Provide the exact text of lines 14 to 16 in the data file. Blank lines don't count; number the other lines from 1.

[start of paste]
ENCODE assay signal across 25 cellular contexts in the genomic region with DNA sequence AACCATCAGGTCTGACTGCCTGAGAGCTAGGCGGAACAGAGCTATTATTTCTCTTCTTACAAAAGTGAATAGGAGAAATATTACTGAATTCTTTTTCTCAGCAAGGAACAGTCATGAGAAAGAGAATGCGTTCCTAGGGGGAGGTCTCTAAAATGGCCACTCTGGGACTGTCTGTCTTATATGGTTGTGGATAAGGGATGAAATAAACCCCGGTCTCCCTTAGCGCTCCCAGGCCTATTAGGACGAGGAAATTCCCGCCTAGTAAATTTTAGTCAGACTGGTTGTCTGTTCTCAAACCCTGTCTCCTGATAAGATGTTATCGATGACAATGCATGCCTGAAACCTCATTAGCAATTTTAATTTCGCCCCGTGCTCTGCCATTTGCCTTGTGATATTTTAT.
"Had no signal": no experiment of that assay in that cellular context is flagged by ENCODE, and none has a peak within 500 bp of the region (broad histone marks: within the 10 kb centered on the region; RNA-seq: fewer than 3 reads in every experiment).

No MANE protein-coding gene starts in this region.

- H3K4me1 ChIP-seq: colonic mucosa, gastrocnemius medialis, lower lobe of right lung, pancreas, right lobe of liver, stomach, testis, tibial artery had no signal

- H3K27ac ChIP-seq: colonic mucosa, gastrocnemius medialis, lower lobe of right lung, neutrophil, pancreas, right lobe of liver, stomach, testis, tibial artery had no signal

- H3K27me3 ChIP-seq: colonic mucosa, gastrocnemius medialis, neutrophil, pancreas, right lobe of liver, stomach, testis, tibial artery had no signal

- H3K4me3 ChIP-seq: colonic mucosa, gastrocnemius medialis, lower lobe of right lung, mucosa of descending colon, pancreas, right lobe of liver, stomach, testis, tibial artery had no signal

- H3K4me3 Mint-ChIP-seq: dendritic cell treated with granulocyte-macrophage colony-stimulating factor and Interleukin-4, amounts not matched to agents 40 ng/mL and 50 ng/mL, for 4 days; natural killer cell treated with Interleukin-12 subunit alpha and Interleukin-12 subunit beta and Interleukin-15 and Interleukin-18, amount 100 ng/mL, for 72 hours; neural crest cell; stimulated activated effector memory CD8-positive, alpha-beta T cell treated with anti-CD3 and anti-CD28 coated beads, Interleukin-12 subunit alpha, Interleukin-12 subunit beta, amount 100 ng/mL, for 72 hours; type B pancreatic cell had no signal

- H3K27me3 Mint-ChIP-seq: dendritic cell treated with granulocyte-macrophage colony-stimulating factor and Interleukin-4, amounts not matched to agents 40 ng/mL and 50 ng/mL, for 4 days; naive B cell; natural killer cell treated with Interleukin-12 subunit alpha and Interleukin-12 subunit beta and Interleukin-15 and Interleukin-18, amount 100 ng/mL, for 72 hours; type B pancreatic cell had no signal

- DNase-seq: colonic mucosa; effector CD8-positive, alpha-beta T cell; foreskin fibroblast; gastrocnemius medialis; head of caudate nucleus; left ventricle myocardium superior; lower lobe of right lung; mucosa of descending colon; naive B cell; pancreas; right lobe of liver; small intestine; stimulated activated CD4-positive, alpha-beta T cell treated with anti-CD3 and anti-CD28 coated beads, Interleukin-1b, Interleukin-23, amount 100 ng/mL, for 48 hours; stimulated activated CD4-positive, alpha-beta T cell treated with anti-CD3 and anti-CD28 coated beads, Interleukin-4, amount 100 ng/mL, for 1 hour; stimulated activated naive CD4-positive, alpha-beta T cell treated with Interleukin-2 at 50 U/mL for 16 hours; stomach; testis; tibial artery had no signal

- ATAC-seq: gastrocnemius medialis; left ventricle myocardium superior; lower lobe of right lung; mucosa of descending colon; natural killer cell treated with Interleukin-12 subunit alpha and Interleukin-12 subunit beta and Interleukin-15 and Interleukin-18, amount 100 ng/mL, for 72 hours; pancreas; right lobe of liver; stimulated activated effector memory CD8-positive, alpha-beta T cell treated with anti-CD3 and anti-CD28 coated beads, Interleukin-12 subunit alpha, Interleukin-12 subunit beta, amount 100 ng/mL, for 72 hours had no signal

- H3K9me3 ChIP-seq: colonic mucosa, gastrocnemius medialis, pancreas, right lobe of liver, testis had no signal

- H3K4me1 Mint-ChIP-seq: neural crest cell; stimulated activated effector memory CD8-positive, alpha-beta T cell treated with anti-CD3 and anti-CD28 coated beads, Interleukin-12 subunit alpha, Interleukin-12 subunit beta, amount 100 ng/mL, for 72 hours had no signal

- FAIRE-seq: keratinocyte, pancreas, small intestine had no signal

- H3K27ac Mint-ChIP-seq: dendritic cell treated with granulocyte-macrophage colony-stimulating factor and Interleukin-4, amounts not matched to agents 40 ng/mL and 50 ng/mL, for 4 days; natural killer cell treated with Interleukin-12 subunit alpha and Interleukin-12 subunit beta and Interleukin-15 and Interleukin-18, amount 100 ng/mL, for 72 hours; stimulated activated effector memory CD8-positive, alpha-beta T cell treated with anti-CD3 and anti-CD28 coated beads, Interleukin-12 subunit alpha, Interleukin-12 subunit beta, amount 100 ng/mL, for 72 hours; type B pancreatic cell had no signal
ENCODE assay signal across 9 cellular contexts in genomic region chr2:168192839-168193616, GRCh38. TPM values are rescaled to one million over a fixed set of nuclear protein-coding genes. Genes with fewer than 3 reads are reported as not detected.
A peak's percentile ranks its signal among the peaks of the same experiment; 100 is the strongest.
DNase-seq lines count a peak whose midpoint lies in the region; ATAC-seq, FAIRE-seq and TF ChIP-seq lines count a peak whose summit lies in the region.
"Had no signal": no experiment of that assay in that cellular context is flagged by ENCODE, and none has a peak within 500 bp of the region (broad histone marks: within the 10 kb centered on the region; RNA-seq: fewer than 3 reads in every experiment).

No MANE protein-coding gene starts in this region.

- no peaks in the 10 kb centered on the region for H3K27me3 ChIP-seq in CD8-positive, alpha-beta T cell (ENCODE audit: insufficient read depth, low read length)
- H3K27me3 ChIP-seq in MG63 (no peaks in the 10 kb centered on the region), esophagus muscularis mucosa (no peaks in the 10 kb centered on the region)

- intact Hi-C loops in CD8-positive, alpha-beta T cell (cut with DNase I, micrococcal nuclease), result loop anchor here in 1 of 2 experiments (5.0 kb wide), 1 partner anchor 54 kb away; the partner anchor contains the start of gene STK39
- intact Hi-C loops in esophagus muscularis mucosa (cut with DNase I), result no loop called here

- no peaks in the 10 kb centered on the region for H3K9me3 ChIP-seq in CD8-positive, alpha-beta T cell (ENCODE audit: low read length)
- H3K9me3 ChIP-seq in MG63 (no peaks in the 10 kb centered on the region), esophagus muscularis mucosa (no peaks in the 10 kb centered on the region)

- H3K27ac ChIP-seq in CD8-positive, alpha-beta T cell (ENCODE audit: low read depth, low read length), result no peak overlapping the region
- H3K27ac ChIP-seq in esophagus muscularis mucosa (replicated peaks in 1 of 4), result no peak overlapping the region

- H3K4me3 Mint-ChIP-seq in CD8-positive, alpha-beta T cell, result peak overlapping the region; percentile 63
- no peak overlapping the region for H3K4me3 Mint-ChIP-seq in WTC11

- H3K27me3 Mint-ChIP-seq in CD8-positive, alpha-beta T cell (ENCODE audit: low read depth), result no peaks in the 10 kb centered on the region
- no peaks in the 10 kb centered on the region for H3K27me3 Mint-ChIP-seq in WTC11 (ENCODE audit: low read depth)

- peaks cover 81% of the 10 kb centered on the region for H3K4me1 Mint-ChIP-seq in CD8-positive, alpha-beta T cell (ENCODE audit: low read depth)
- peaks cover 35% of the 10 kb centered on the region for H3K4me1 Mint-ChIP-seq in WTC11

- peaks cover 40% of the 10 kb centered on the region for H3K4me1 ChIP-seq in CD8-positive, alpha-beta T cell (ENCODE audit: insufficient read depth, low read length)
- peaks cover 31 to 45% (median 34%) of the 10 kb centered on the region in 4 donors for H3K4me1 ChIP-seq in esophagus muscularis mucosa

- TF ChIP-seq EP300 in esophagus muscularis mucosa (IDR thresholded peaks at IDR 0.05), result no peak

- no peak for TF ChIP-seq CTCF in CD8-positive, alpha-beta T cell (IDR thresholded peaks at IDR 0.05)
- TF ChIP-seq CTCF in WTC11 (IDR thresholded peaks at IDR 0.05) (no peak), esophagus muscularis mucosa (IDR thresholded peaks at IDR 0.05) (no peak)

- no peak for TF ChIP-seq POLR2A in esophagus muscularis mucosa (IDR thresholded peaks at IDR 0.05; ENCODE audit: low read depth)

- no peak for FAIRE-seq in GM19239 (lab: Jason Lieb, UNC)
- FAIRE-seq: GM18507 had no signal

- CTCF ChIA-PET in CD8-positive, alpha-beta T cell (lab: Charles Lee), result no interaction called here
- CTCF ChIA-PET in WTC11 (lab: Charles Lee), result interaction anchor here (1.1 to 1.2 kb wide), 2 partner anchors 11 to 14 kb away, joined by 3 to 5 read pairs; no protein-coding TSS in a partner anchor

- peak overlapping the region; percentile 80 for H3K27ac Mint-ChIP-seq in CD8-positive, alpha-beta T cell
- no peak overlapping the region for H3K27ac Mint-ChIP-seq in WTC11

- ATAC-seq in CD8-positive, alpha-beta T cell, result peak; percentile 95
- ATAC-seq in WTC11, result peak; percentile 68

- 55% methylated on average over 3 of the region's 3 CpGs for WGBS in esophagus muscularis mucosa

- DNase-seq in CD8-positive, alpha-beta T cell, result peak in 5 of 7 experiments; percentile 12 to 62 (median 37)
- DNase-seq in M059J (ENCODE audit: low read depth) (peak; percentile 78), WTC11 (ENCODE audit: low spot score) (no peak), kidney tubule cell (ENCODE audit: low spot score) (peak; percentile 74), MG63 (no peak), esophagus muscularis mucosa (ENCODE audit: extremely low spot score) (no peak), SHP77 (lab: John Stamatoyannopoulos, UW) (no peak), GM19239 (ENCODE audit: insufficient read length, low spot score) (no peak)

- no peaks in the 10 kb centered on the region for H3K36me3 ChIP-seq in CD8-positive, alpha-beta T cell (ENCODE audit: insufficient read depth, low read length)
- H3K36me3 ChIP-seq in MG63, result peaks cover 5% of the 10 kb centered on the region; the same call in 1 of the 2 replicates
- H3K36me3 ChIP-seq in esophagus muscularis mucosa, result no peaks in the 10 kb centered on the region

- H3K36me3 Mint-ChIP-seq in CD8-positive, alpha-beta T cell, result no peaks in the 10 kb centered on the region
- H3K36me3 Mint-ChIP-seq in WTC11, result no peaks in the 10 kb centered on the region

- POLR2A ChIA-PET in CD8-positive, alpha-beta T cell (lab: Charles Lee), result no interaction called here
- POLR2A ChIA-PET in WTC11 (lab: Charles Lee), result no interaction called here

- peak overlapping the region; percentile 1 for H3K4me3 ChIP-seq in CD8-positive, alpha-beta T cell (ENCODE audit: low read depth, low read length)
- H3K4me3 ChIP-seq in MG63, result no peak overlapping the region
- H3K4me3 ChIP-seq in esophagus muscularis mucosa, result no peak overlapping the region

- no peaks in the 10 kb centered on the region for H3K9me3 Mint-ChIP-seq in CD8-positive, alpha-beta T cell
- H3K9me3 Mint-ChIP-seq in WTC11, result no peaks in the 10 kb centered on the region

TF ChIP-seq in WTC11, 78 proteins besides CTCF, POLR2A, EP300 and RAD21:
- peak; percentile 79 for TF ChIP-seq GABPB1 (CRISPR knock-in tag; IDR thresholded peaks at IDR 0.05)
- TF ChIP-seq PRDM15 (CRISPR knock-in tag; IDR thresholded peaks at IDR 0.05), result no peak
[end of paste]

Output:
- FAIRE-seq: keratinocyte, pancreas, small intestine had no signal

- H3K27ac Mint-ChIP-seq: dendritic cell treated with granulocyte-macrophage colony-stimulating factor and Interleukin-4, amounts not matched to agents 40 ng/mL and 50 ng/mL, for 4 days; natural killer cell treated with Interleukin-12 subunit alpha and Interleukin-12 subunit beta and Interleukin-15 and Interleukin-18, amount 100 ng/mL, for 72 hours; stimulated activated effector memory CD8-positive, alpha-beta T cell treated with anti-CD3 and anti-CD28 coated beads, Interleukin-12 subunit alpha, Interleukin-12 subunit beta, amount 100 ng/mL, for 72 hours; type B pancreatic cell had no signal
ENCODE assay signal across 9 cellular contexts in genomic region chr2:168192839-168193616, GRCh38. TPM values are rescaled to one million over a fixed set of nuclear protein-coding genes. Genes with fewer than 3 reads are reported as not detected.